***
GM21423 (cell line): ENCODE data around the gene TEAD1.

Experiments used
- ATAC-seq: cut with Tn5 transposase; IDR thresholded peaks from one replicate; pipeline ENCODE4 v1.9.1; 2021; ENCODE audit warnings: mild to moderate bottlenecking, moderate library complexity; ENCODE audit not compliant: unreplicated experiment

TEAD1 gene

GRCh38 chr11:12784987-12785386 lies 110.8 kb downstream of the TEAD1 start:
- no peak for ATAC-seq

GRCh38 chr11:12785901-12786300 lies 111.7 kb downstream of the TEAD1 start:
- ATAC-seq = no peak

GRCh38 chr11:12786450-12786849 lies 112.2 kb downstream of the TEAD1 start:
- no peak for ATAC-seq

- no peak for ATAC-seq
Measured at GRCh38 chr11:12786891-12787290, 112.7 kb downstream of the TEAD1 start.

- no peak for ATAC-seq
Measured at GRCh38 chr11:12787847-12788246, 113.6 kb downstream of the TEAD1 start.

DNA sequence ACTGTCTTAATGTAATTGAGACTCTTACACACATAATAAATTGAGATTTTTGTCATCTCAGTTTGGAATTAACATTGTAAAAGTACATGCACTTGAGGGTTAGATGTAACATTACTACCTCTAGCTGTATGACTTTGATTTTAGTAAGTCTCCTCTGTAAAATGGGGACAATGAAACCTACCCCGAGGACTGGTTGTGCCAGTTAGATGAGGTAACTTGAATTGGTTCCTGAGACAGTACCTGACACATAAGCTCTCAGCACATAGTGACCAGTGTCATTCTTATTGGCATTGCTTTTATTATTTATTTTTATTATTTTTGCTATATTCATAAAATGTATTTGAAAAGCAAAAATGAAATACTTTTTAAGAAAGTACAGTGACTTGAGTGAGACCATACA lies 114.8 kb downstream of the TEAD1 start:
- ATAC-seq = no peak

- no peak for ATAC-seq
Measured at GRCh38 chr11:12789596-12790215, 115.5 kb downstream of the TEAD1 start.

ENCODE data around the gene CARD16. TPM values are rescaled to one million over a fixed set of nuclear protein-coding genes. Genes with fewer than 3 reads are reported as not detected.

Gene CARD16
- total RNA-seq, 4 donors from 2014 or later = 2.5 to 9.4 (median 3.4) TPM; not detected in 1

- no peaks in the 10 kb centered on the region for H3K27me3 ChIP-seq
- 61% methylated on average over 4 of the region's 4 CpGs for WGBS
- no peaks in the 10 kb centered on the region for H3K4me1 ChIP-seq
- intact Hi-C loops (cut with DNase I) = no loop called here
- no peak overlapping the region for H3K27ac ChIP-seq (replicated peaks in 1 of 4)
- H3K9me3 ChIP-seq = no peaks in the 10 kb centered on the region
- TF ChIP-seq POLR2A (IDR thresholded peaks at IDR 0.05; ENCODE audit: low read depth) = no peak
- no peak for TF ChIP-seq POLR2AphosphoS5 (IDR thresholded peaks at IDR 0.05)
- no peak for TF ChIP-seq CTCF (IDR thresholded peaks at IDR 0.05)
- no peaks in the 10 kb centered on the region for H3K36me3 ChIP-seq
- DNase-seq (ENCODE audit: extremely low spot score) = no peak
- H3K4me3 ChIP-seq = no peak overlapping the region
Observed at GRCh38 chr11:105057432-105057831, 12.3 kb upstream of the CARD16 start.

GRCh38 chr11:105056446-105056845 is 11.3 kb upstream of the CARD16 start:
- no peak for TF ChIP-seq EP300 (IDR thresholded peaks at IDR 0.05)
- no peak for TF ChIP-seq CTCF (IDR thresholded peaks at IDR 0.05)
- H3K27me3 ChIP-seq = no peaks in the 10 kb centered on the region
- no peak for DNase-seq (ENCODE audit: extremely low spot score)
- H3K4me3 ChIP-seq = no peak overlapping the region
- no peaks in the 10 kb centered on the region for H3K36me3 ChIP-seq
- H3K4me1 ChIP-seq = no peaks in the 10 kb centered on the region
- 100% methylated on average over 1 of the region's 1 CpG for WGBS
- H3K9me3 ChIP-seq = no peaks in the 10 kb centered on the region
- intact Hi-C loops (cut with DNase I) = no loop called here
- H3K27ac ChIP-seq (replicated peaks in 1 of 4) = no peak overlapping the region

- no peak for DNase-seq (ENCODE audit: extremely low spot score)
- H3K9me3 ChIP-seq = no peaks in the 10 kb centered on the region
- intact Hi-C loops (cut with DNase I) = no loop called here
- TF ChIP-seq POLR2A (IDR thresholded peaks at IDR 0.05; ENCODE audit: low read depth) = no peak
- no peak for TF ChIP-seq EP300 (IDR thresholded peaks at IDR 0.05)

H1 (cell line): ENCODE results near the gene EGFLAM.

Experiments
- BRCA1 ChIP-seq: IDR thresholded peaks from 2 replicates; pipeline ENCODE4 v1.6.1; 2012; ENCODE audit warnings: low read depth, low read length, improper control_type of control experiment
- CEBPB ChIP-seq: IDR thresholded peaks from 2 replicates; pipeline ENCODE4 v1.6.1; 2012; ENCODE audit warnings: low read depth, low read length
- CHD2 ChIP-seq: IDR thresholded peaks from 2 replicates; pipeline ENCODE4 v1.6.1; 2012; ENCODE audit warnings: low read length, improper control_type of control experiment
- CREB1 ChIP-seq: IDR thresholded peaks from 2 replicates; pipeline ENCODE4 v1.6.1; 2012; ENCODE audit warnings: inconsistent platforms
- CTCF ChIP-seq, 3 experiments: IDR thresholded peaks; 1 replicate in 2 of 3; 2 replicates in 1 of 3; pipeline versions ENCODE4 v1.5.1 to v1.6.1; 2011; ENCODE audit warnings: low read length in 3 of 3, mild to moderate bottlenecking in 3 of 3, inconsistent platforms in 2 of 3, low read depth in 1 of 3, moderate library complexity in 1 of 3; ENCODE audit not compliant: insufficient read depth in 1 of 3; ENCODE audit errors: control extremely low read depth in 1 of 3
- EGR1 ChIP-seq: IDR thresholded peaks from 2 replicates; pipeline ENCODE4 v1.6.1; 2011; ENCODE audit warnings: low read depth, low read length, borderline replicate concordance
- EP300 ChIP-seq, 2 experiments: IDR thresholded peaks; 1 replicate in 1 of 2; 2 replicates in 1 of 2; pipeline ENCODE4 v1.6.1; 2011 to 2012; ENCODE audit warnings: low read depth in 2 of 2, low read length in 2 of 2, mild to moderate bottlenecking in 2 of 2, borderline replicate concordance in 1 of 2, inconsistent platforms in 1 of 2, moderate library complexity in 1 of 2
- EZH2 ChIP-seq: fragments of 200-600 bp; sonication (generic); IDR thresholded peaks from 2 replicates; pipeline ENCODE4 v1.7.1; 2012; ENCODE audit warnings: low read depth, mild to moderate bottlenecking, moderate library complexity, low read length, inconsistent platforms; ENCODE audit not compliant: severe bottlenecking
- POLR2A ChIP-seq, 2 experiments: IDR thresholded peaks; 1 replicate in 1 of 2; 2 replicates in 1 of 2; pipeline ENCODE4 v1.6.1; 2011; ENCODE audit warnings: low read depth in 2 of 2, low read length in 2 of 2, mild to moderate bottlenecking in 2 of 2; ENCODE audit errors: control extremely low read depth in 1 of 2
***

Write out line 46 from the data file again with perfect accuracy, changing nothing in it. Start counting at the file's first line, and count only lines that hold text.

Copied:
- H3K27ac ChIP-seq (replicated peaks in 1 of 4) = no peak overlapping the region